U.S. and Japanese Competent Authorities Agree on Definition of "Investment Bank"

International Tax Alert
The U.S. and Japanese competent authorities recently entered into an agreement regarding the definition of "investment bank" for purposes of the 2003 U.S.-Japan income tax treaty. The term is important because investment banks, along with other specified financial institutions such as banks and registered securities dealers, are entitled under the treaty to an exemption from withholding tax on interest payments received from residents of the other country. The agreement provides a definition of "investment bank" based on the character of the income earned over the preceding three years, provides rules for determining whether entities within an investment banking group qualify as investment banks, and provides a procedure for obtaining certainty on the issue from the competent authorities.

Definition of Investment Bank

In general, the agreement provides that an "investment bank" is any person regularly engaged in one or more specified "investment bank activities" if 60% or more of its gross income for each of the three preceding taxable years arises from such activities. Investment bank activities include (1) underwriting activities, (2) financial, investment, and other advisory services, (3) financing, broker-dealer, and security-lending activities, and (4) the repackaging of financial assets. An entity that does not meet the 60% gross income test on a stand alone basis may take into account the gross income of 50%-or-more owned affiliates IF the entity is affiliated with a registered securities dealer resident in Japan or the United States. However, an entity will NOT be considered an investment bank unless (1) its affiliated group would meet the 60% gross income test on an aggregate basis, (2) the gross income of the affiliated group from underwriting activities, financial, investment, and other advisory services, and the repackaging of financial assets exceeds 10% of the gross income of the group other than income from financing, broker-dealer, and security-lending activities, and (3) the entity or an affiliate is engaged in underwriting or financial advisory activities, is a member of a specified stock exchange, or is a market maker in one or more OTC markets. An entity may take advantage of the agreement only if it or an affiliate is an issuer of public debt or equity.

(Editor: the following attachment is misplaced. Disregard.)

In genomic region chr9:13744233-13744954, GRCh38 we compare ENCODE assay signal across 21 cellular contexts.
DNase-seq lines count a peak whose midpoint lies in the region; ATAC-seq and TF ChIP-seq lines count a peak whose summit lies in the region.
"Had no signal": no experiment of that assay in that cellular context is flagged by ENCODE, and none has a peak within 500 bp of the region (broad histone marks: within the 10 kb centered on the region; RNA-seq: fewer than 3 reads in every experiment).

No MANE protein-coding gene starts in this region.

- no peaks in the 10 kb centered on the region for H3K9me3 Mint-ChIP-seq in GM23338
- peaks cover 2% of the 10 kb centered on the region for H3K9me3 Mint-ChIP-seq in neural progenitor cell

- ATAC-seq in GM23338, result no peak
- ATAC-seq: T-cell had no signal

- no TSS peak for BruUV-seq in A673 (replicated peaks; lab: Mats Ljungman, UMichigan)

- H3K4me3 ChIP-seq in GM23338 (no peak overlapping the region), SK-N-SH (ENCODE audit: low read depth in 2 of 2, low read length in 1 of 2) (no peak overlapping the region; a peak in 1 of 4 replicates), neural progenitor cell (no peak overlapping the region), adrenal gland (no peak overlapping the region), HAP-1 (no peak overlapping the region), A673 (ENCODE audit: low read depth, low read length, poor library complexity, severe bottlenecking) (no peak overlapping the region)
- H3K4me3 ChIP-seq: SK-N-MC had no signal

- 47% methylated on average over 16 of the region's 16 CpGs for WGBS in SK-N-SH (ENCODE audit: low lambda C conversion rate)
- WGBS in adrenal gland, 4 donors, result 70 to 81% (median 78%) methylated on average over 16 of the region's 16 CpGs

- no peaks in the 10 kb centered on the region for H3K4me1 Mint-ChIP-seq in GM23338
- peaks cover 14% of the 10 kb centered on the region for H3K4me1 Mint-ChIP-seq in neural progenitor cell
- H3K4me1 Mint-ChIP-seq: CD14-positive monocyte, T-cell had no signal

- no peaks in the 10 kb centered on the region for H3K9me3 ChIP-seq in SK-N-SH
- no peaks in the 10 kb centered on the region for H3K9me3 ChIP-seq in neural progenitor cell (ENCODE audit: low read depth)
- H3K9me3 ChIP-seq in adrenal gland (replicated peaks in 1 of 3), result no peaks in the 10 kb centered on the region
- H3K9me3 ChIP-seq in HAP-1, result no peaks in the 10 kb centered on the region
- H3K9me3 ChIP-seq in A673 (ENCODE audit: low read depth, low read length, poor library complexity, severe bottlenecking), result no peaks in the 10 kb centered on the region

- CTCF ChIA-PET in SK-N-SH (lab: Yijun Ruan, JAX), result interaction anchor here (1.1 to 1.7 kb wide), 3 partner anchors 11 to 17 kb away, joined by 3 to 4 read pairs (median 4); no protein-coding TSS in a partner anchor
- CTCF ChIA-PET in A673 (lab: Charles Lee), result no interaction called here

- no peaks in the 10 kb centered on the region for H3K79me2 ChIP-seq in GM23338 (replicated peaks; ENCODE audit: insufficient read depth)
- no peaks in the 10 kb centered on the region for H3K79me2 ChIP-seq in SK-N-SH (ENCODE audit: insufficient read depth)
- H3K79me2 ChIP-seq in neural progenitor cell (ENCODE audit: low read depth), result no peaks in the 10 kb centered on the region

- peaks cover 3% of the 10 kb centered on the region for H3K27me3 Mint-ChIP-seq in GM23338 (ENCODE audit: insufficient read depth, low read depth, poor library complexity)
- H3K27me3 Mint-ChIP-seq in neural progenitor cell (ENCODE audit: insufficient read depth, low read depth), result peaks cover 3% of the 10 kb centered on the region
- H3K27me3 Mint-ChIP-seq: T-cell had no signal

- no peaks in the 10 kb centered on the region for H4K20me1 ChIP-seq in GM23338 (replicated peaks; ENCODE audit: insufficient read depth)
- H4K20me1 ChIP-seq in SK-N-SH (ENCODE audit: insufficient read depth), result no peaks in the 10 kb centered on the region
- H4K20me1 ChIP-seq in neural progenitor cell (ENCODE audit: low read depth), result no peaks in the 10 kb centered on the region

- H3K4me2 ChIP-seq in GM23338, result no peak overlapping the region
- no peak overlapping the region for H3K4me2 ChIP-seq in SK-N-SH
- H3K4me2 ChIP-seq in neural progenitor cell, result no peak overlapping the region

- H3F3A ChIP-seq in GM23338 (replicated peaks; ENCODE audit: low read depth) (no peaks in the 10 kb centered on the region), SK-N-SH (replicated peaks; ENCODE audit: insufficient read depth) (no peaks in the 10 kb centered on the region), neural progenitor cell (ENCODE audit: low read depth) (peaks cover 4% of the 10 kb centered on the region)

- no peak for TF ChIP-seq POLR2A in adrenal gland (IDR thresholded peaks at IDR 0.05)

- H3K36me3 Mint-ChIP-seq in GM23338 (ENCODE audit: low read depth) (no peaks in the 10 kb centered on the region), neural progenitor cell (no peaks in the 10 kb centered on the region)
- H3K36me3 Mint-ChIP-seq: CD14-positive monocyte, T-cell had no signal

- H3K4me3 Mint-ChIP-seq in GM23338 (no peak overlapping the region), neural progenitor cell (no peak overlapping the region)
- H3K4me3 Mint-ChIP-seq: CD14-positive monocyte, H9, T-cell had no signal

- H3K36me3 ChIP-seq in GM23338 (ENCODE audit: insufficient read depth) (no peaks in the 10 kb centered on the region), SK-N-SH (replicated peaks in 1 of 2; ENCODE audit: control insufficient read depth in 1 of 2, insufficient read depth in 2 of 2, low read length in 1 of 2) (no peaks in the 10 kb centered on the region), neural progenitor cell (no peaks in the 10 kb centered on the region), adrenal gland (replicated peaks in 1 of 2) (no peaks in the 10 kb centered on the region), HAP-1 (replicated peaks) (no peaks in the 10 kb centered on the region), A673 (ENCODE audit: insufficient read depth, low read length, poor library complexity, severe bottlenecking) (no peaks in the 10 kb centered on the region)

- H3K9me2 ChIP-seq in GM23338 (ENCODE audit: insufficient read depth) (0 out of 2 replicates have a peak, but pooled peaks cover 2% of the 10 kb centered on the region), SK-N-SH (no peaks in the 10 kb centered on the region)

Process for Confirming Benefits

The competent authority agreement provides a procedure for confirming entitlement to benefits. As a part of the confirmation procedure, the competent authorities have agreed to publicize a list of confirmed investment banks.

Implications of Agreement

Although the competent authority agreement appears aimed towards providing relief to investment banking groups based in the United States or Japan that finance operations in the other country with parent company or other related-party loans, it could provide treaty benefits in many other cases as well. For example, European-based investment banks may find it advantageous in certain cases to route through the United States related party financing to fund their Japanese operations. Although it is not clear whether a person must go through the confirmation procedure to claim entitlement to treaty benefits under the agreement, it would probably be advisable for an investment bank to do so to avoid scrutiny by the U.S. or Japanese tax authorities and to avoid over-withholding by unrelated-party withholding agents.

For further information, please contact any of the following lawyers:

Rocco Femia, rfemia@milchev.com, 202-626-5823

Kimberly Majure
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